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### Author Topic: canadave's NY Style recipe  (Read 79438 times)

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#### Ray_uk_82

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##### Re: canadave's NY Style recipe
« Reply #60 on: January 11, 2009, 03:46:59 PM »
The conversion of 1 cup = 312ml was done based on volume;  I was informed that 1 cup=250ml. therefore 1.25*250 ~ 312ml. From your reply I am gathering that I should have dealt with the cup in weight rather than volume. Unfortunately in the UK, a cup is a very rarely used measure (certainly not one I come across often) Any weights in a recipe would normally be in pounds or grams; any liquids would be in ml or fluid ounces. Hence the apparent confusion. What problems is the over-hydrated dough likely to cause?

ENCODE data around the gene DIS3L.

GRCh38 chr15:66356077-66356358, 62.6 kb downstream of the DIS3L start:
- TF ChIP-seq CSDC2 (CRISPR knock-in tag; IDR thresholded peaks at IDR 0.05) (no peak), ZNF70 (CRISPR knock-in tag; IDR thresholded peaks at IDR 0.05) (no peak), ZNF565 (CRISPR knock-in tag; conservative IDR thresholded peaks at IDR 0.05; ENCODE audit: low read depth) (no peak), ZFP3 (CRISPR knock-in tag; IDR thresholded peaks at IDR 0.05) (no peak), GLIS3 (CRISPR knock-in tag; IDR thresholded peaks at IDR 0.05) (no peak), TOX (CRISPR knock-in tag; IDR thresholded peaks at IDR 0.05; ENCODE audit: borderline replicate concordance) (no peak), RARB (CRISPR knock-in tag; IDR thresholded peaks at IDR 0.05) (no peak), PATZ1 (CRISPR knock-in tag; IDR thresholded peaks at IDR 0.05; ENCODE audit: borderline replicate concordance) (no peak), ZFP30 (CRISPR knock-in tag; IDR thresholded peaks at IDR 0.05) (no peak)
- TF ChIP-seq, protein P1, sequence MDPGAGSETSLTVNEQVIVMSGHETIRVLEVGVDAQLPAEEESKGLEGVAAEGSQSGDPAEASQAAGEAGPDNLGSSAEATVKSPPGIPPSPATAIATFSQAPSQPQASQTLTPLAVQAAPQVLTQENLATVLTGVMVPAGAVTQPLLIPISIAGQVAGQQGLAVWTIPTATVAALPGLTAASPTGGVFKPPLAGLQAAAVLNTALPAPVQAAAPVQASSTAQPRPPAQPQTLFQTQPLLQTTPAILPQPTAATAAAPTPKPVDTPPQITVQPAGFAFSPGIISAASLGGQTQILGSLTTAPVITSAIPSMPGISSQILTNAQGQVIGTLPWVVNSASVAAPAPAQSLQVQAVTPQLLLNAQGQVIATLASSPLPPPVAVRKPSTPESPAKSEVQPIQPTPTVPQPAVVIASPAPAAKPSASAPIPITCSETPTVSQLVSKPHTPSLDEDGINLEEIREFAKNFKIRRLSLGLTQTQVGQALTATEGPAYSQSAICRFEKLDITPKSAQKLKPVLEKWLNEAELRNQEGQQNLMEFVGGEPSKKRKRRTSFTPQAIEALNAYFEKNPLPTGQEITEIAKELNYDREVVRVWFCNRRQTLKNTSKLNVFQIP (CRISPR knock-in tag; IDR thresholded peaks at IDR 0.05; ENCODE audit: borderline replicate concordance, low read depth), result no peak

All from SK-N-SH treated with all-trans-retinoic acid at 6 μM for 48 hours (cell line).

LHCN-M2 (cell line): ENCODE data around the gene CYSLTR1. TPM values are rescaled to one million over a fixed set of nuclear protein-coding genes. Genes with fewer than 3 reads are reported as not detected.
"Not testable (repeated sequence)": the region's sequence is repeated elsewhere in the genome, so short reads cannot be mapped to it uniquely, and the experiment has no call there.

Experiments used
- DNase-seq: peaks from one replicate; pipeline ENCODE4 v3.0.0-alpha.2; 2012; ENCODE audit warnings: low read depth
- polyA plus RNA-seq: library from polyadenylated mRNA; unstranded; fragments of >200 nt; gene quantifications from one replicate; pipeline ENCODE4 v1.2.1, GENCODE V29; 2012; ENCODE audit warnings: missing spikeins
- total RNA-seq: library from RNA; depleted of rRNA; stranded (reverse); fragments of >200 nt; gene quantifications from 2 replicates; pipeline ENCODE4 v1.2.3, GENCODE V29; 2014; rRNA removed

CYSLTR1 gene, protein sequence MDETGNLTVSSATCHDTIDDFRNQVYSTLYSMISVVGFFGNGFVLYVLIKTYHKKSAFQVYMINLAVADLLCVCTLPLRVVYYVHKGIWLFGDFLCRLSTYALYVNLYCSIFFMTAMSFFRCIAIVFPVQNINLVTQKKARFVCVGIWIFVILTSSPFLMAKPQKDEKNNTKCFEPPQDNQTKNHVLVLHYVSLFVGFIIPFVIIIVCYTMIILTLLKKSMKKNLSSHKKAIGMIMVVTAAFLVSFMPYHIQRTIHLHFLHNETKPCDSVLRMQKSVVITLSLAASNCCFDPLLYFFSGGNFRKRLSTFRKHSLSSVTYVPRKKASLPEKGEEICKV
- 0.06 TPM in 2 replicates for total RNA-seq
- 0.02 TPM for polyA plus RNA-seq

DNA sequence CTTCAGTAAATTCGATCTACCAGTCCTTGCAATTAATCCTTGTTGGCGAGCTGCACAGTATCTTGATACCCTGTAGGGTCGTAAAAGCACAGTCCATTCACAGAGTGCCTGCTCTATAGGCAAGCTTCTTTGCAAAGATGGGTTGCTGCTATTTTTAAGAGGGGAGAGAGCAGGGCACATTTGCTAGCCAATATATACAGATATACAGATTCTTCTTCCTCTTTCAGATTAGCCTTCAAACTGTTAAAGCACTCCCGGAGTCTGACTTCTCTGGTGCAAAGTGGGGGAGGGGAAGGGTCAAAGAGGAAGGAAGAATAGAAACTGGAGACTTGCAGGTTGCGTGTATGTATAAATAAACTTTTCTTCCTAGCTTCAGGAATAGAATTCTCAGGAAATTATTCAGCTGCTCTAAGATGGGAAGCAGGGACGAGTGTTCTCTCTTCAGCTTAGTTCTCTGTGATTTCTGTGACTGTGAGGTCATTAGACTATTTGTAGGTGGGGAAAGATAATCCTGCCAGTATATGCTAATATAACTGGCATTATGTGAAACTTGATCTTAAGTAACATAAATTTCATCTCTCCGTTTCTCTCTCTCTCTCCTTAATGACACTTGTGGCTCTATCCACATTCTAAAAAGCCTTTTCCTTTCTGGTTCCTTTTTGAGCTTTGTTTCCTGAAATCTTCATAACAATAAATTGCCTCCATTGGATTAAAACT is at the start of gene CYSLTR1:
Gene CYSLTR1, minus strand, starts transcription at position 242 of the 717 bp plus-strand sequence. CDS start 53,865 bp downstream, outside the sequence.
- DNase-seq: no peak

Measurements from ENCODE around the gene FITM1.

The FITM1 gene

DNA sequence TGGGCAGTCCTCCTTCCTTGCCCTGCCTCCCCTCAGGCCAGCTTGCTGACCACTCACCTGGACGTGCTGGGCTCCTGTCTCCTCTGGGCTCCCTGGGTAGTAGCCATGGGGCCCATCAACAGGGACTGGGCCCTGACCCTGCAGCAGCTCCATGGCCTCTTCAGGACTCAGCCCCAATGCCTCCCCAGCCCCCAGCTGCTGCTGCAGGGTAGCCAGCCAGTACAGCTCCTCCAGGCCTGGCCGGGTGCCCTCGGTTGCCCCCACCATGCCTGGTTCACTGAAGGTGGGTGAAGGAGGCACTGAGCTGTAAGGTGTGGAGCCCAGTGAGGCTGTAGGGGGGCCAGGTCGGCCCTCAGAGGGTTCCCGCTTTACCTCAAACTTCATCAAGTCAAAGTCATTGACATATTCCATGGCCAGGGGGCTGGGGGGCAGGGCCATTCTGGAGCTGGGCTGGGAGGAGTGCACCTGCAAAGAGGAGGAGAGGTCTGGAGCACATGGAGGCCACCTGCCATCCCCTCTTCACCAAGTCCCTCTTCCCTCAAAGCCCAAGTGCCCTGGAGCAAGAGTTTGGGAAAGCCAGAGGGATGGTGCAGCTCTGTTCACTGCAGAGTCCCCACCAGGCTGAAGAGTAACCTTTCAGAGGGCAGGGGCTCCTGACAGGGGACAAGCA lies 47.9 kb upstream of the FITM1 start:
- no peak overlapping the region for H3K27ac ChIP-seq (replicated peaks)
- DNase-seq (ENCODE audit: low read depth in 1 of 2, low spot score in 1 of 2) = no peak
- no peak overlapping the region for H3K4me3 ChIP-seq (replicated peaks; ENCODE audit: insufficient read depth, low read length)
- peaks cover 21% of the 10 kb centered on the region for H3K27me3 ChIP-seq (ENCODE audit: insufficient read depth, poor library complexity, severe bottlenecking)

#### WestCountry

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##### Re: canadave's NY Style recipe
« Reply #61 on: January 11, 2009, 04:04:20 PM »
Thanks Peter for the high-temp feedback above.  That's what I figured. I will experiment with the yeast and sugar ingredients and see if I can work it out.

Chris

#### November

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##### Re: canadave's NY Style recipe
« Reply #62 on: January 11, 2009, 04:34:31 PM »
Can you tell me where you got that conversion? Technically, one cup of water weighs 8.345 oz., making 1 1/2 cups weigh 10.43 oz, or 295.74 grams, not 312 grams.

As you might have already figured out, Peter, a metric cup is 250 mL.